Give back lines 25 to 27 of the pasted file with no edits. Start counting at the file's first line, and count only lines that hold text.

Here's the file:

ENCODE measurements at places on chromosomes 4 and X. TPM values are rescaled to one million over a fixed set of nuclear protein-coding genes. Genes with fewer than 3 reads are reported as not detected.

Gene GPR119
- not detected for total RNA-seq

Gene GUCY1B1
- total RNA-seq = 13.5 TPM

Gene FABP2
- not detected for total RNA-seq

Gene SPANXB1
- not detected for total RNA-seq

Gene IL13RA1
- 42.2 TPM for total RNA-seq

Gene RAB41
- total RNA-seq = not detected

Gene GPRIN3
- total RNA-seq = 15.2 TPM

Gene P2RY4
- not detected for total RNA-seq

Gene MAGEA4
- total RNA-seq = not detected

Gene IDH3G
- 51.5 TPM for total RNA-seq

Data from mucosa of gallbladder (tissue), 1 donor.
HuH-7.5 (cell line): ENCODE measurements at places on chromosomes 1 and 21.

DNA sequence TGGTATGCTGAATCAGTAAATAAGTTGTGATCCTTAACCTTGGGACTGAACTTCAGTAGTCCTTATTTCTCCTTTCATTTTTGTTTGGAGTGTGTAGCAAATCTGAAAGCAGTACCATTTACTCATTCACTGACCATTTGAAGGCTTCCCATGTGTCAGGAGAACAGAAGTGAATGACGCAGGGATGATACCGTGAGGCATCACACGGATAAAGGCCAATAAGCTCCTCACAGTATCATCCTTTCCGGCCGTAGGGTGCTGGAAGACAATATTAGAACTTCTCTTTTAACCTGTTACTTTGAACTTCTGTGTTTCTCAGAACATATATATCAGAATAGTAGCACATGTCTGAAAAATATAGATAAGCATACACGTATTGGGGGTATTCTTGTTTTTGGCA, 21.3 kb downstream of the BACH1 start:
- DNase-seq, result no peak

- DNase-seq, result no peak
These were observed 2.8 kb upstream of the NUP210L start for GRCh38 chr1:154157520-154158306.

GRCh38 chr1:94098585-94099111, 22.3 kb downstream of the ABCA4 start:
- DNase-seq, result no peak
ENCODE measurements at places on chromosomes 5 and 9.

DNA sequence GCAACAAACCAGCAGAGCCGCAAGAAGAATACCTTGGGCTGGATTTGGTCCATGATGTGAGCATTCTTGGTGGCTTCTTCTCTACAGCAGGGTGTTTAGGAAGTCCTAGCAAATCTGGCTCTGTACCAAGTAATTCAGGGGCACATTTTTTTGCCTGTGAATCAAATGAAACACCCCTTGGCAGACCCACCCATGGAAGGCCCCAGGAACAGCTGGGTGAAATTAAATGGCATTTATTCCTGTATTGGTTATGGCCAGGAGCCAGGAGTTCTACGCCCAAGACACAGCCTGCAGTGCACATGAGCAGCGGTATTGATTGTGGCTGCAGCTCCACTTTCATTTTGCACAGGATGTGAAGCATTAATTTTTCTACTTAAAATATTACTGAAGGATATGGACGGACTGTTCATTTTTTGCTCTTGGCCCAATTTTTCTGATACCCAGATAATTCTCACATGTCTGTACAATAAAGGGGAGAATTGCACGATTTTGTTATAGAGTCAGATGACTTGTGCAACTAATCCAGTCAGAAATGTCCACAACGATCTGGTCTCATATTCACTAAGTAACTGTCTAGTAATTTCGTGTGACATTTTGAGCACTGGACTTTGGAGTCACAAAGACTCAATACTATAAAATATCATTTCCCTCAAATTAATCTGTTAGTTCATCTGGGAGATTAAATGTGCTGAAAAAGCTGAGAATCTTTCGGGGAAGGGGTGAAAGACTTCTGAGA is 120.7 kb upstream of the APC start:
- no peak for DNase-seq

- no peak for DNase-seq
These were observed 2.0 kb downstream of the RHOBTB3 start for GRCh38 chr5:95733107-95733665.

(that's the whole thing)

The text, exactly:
- DNase-seq, result no peak

- DNase-seq, result no peak
These were observed 2.8 kb upstream of the NUP210L start for GRCh38 chr1:154157520-154158306.